Oregon’s Digital Divide
Like electricity, high-speed internet is necessary for participation in our globalized society and economy. Though it is a vital component of our modern infrastructure, most rural Oregonians lack internet capable of reaching 100 Mbps speeds.
This digital divide puts rural communities at risk of being left behind. Urban centers should not be the only places with a quality internet connection. All Oregonians should have the ability to live and work across the state without limitation.
Closing the digital divide in Oregon is not just as simple as delivering internet service to homes in rural areas. The problem is much more complex than that. The difficulty in providing internet access in a rural community starts with getting traffic in and out of the area through middle mile networks.
What is Middle Mile?
While “last-mile” internet delivers traffic to the individual end user, middle mile networks connect ISPs to each other and to the internet at large. Middle mile networks are required to support last mile availability.
Most middle mile connections fall along major interstates and highways throughout the United States. Therefore, it is unsurprising that many rural areas have been largely undeveloped when it comes to middle mile networks.
Experts in Oregon have identified more than 35 communities without middle mile connections1. Designing and constructing networks for these rural areas has unique challenges which require public-private partnerships to overcome. Through thoughtful and strategic investment, these partnerships can improve middle mile access in Oregon, ultimately closing the gap in our digital divide.
Rural Middle Mile Challenges
Oregon has unique challenges in both weather and terrain which can turn middle mile fiber builds into long and expensive projects. According to the Federal Reserve Bank of Richmond, the cost to build in a rural community can be three times more per square mile2.
The state’s mountains, coastline, and forests can make planning and engineering difficult, and unsafe conditions such as wind, rain, or snow can cause delays in construction.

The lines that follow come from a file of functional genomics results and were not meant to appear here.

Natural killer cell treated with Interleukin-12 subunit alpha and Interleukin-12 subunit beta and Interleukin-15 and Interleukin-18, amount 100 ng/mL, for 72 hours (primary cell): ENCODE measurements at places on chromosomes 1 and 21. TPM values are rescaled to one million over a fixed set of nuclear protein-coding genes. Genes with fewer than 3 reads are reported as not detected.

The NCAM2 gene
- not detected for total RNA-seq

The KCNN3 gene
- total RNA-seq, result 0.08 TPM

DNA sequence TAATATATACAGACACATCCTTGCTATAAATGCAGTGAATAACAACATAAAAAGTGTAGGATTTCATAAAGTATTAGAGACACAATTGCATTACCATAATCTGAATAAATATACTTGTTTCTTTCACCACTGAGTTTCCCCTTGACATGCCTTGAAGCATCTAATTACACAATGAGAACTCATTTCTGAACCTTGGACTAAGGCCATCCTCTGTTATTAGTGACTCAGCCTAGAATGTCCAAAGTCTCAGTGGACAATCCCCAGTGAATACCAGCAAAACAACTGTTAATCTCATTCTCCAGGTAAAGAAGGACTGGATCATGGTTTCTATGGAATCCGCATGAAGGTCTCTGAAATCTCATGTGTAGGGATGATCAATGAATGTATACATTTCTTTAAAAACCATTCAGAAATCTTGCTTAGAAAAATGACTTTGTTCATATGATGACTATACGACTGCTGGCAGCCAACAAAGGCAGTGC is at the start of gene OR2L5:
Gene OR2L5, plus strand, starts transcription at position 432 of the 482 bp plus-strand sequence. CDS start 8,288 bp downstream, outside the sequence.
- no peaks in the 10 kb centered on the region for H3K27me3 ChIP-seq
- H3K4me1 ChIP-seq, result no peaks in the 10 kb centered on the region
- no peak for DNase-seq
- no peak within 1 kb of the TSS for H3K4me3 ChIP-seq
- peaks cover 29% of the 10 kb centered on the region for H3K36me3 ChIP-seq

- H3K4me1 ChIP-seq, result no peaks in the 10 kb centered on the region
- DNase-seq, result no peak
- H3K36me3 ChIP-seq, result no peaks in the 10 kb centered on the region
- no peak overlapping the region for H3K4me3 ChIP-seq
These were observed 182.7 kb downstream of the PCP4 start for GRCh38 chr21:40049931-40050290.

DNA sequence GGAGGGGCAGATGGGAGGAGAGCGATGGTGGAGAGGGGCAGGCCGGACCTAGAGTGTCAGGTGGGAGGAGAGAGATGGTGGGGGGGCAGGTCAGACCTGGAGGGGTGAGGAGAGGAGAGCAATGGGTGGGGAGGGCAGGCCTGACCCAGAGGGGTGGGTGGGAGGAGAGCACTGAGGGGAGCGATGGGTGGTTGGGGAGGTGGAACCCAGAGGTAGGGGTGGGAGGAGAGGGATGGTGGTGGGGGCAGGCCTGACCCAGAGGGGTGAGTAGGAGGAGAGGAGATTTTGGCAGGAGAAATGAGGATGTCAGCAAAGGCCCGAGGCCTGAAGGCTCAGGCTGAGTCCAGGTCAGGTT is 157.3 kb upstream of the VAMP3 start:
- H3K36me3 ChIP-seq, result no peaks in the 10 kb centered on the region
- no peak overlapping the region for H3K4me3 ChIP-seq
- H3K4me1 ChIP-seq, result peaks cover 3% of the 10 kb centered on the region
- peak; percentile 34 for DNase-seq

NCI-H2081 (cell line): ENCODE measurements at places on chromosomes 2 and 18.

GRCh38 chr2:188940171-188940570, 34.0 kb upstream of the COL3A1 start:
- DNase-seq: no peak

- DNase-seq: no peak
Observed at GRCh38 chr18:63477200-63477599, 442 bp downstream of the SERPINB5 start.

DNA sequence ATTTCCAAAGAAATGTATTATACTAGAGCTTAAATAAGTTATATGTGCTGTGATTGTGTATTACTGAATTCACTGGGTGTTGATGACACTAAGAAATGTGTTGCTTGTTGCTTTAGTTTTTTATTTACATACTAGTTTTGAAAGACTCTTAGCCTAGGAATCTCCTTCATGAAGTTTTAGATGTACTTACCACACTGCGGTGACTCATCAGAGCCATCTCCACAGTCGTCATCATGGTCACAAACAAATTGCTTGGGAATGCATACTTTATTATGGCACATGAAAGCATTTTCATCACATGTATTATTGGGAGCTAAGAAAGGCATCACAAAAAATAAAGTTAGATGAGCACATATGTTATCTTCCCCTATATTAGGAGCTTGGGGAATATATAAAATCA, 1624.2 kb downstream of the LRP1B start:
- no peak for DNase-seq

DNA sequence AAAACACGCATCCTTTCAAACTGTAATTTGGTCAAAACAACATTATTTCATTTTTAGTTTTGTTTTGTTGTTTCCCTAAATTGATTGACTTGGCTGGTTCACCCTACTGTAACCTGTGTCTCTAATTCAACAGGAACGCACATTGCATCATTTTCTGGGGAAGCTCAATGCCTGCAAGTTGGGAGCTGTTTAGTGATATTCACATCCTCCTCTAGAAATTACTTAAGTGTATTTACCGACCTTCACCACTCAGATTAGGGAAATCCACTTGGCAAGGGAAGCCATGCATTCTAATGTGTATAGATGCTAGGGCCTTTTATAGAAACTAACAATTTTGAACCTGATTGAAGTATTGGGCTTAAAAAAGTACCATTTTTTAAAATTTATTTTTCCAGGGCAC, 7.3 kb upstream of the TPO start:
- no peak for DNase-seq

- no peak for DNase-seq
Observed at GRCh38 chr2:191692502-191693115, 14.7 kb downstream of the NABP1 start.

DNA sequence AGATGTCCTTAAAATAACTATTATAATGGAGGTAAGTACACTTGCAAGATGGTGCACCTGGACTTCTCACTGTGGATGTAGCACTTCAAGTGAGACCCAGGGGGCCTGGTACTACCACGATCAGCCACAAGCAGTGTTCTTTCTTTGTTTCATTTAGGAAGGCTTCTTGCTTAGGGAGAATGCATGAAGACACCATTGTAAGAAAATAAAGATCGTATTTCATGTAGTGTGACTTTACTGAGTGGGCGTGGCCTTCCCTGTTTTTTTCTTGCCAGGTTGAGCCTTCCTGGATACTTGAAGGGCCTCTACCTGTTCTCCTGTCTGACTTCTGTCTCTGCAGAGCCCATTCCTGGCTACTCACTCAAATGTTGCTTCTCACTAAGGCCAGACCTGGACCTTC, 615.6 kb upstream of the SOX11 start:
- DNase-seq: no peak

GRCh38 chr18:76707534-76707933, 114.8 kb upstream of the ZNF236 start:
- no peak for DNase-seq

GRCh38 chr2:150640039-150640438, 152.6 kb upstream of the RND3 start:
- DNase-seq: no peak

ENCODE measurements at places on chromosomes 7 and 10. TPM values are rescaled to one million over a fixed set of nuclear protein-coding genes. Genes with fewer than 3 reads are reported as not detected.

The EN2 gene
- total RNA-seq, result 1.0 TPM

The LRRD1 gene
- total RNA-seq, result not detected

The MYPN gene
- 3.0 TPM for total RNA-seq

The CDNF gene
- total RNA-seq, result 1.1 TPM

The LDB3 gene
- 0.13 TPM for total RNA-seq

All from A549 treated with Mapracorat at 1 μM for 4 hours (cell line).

Timelines are often extended by permitting processes required for Oregon’s 15 million acres of BLM Land and National Forests which comprise 25% of all land in the state3. Other delays from easement issues or archaeological and biological studies can also increase the time and cost. In some instances, the build can require expensive changes to the design and engineering plans.
Because of these challenges and high investment, many companies are hesitant to take on rural middle mile projects. Though a necessary addition to Oregon’s digital infrastructure, they are often cost-prohibitive making them a weak business case for many companies.
It is imperative, therefore, that Oregon should not rely solely on the private sector to solve these challenges and implement a robust middle mile strategy in rural areas.
Public sector investment and engagement with private companies will be necessary to overcome these obstacles and support rural internet access in Oregon.
Middle Mile Investment in Oregon
The recently passed Infrastructure Bill allocated $1 billion to improving middle mile networks. To better these connections in Oregon, the state should adopt a middle mile strategy led by a collaboration between Oregon’s private firms and local officials. These partnerships will offset the financial burden limiting middle mile development in rural areas by private companies.
Engagement with the state can also improve permitting by encouraging expediency where possible. The state can also advocate and engage with federal agencies to streamline the permitting process on federal BLM and National Forest land.
State and local governments must partner with companies who are committed to the local communities, dedicated to designing and building for the future, and who will support and maintain the networks they build.
Funds should be directed at companies who will future proof Oregon’s infrastructure. With the rapid development of technology, middle mile networks must be built to handle the speeds we need now and in the future.